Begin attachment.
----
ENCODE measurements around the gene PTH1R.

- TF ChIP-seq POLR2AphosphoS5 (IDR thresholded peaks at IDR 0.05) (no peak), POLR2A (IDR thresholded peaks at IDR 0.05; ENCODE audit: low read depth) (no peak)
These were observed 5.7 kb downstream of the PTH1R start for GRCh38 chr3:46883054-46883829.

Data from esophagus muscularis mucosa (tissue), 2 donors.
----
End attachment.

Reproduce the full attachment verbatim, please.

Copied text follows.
ENCODE measurements around the gene PTH1R.

- TF ChIP-seq POLR2AphosphoS5 (IDR thresholded peaks at IDR 0.05) (no peak), POLR2A (IDR thresholded peaks at IDR 0.05; ENCODE audit: low read depth) (no peak)
These were observed 5.7 kb downstream of the PTH1R start for GRCh38 chr3:46883054-46883829.

Data from esophagus muscularis mucosa (tissue), 2 donors.